It’s a mystery to us why there aren’t more pre-release tattoo removal programs. And we’re not the only ones to question this lack of a service that could do so much to help those getting out of prison start a new life.
In a recent interview we found that Bob Hood feels the same way. With 34 years of experience in the corrections field, Hood has played a variety of roles, including being warden of the “Supermax”Federal Prison in Colorado. Supermax is the most secure federal penitentiary in the nation and the place where Al Qaeda terrorists, one of the Boston Marathon bombers, the Unabomber, Cartel leaders and organized crime figures are locked up.
Here’s what Hood had to say (edited for brevity):
From your own experience, how do prisoners view tattoos?
To begin with, about 75% of inmates overall have tattoos. Inside the facility it’s almost like their resume or business card. They’ll either connect with a gang or just have some razor wire around their neck. They make their own tattoos within the prison so they can assimilate, but as they get closer to a pre-release class where they’re looking for a job they think, “Why that was pretty stupid.”
Besides being able to get a job when they get out, why should inmates consider getting their tattoos removed?
Even those in for life can benefit from tattoo removal. You can do (tattoo removal on) a person doing a multi-life sentence who may never see daylight. Maybe the guy looking in the mirror will no longer see the tear drop or “love and hate” on his knuckles. He may never get out but would like to demonstrate that he’s changing. Tattoo removal should be a choice, and it shouldn’t just be for the guys going out the door.
How can you convince them not to get prison tattoos in the first place?
Be proactive and take photos of people and computerize tattoos on them. Then say to the inmate who just came into the prison, “You want to blend in? You want to be tough? Let’s show you what it looks like. You might think about it. You may not want to get the tattoos. What are the good things you want to retain, and one of them would be a visible-tattoo-free body.”
You refer to tattoo removal as the missing piece of the reentry puzzle. Is anything being done to bring that piece into play?
People are realizing you can’t keep doing things the way they’ve always been done. Even the old school is saying, “Hey, we have to do something different.” Tattoo removal was never part of the puzzle. The correction system says you get the guy through assessment and tell them they have to get their GED, do the classes, study alternatives to violence. But at the end of the day, you’re going to have a harder time if you have the ugliness of socially unacceptable tattoos. People are taking all the courses, but if they go into a normal work environment and have KKK on their forehead, it will stop them from getting a job.
How can correctional facilities be encouraged to establish pre-release tattoo-removal programs?
All local, state, and federal correctional institutions have Admission & Orientation (A&O) programs for new inmates (names for the program may vary). Prior to release, institutions have some form of pre-release programming. Correctional administrators should be encouraged to include information about tattoo removal programs in existing A&O and pre-release curriculum. Specific action steps for administrators may include:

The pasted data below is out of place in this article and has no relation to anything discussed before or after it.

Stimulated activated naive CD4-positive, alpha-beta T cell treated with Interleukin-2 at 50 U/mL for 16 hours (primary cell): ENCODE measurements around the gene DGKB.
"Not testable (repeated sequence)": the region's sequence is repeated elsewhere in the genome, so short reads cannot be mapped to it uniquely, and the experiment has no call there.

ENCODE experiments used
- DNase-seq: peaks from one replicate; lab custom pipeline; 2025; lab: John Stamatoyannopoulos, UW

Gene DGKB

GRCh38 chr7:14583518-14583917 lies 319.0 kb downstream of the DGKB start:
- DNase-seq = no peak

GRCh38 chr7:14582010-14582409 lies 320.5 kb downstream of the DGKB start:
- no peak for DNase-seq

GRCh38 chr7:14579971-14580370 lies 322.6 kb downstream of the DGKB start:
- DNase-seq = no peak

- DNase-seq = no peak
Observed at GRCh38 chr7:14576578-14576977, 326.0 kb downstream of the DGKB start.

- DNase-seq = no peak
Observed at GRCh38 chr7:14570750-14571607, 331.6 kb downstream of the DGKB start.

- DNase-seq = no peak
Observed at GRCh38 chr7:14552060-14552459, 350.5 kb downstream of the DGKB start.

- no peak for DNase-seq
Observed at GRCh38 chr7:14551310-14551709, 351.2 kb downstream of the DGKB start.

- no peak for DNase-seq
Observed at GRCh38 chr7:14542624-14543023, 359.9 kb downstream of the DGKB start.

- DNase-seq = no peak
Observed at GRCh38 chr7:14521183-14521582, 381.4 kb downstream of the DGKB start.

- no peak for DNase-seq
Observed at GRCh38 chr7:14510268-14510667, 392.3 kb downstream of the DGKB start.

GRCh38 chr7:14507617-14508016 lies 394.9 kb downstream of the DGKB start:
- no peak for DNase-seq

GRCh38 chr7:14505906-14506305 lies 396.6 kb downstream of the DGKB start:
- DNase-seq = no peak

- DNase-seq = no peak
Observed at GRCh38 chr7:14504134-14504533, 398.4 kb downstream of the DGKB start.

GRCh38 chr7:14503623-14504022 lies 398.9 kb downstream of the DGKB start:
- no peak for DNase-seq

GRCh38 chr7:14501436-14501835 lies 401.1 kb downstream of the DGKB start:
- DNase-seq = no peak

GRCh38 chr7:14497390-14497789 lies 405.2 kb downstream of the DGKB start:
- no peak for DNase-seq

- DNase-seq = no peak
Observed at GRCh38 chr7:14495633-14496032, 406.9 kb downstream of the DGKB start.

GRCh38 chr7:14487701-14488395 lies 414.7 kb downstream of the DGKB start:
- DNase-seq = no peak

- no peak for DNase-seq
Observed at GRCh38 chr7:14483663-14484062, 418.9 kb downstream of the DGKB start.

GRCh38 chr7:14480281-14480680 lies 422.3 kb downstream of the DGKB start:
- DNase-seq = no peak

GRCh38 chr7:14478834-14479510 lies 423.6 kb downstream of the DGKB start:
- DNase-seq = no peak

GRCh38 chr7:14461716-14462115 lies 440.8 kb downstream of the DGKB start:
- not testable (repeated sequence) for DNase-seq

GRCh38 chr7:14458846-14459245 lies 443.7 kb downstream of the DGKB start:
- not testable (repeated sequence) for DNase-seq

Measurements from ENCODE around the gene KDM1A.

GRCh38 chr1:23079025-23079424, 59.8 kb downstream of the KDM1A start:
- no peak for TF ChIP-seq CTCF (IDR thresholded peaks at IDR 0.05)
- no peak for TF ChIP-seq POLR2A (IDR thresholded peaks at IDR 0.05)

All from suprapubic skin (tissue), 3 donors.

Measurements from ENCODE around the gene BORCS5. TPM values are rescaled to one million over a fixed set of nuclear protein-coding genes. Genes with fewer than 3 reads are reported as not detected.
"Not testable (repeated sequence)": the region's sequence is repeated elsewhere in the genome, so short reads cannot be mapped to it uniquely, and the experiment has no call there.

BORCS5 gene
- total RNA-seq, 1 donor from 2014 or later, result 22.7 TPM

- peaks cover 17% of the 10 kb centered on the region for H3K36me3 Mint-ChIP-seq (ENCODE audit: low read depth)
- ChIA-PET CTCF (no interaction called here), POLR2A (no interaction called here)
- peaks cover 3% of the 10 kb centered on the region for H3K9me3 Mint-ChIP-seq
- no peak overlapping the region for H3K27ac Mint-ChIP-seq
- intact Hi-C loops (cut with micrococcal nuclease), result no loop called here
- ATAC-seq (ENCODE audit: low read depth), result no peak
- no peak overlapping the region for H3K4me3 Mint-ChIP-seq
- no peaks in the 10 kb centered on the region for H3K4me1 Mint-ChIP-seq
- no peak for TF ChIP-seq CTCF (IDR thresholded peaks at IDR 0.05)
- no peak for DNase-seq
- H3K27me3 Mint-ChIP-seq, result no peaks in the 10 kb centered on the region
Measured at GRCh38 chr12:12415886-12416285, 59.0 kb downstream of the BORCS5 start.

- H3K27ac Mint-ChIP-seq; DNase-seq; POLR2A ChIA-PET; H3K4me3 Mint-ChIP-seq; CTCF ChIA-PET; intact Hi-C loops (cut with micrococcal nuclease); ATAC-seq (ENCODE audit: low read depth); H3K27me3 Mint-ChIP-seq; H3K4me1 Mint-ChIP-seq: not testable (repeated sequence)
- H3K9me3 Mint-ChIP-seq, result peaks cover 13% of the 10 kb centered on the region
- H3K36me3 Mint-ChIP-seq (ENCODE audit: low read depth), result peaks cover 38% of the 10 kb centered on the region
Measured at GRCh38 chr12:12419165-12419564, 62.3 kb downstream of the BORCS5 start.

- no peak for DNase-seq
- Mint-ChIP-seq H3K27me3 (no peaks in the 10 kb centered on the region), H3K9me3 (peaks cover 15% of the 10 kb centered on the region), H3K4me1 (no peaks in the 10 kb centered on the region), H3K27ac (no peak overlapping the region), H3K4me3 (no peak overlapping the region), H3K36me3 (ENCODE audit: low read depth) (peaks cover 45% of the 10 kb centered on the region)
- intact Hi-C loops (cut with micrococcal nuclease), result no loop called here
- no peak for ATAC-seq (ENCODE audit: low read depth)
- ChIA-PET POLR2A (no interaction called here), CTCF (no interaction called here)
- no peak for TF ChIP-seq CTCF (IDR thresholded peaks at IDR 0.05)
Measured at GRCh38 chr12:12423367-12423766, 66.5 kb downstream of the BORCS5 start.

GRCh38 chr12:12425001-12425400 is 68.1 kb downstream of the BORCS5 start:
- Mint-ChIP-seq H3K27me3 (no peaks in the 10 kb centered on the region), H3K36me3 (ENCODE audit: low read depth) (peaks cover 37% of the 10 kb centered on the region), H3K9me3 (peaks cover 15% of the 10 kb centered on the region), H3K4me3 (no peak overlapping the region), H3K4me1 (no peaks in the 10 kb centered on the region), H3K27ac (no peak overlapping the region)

- Providing a sample lesson plan on the topic of tattoo removal.
- Offer relevant statistical information and testimonies.
- Identify current pre-release programs as models.
- Determine what companies offer tattoo removal in their geographic area.
- Offer names of national companies (like Quanta) that are supporting the movement to remove visible tattoos.
- Suggest what location within their agency to start a pilot program (medical institution, release center, etc.).
- Provide a cost analysis (average cost of individual tattoo removal compared to other release programs).
- Describe the benefits of removing visible tattoos for offenders not scheduled to release soon (as part of their gang management/behavior control strategy).
- Don’t just push pre-release value of tattoo removal. Removing tattoos from long-term offenders is just as valuable for their transformation within the prison environment.
In practical terms, how would you carry out tattoo removal procedures?
No warden says their top concern is tattoo removal, because it’s so simplistic, but they could have a commitment from dermatologists in the area. Tell them, “You have the equipment, could you commit to three people per year that you would do tattoo removal procedures for free? It would be good p.r. for the doctor.
Also, if it were my prison, I’d make it part of the system. The Federal Bureau of Prisons has an Inmate Financial Responsibility Program. Some of it goes home, some of it goes for Twinkies and some of it should go to taking off those tattoos. From the money that inmates get by working on various vocational programs or whatever, they might put down 10% towards the cost of getting their tattoos off, and the government would pay the rest.
As far as the prisons are concerned, we have to show the value. If it costs X for tattoo removal, it will cost 50X to pay for those who come back to prison.
But something no one can debate is when you take before-and-after photos of an inmate with tattoos, and ask, “Do you think it’s better that this person has tattoos on their face and arms?” You can’t debate it. It’s the least expensive program of all, and it’s one that we just have not tried.
$10-$20 can make a difference and provide funding to send job search books to prison and jail libraries and expand our tattoo removal outreach.
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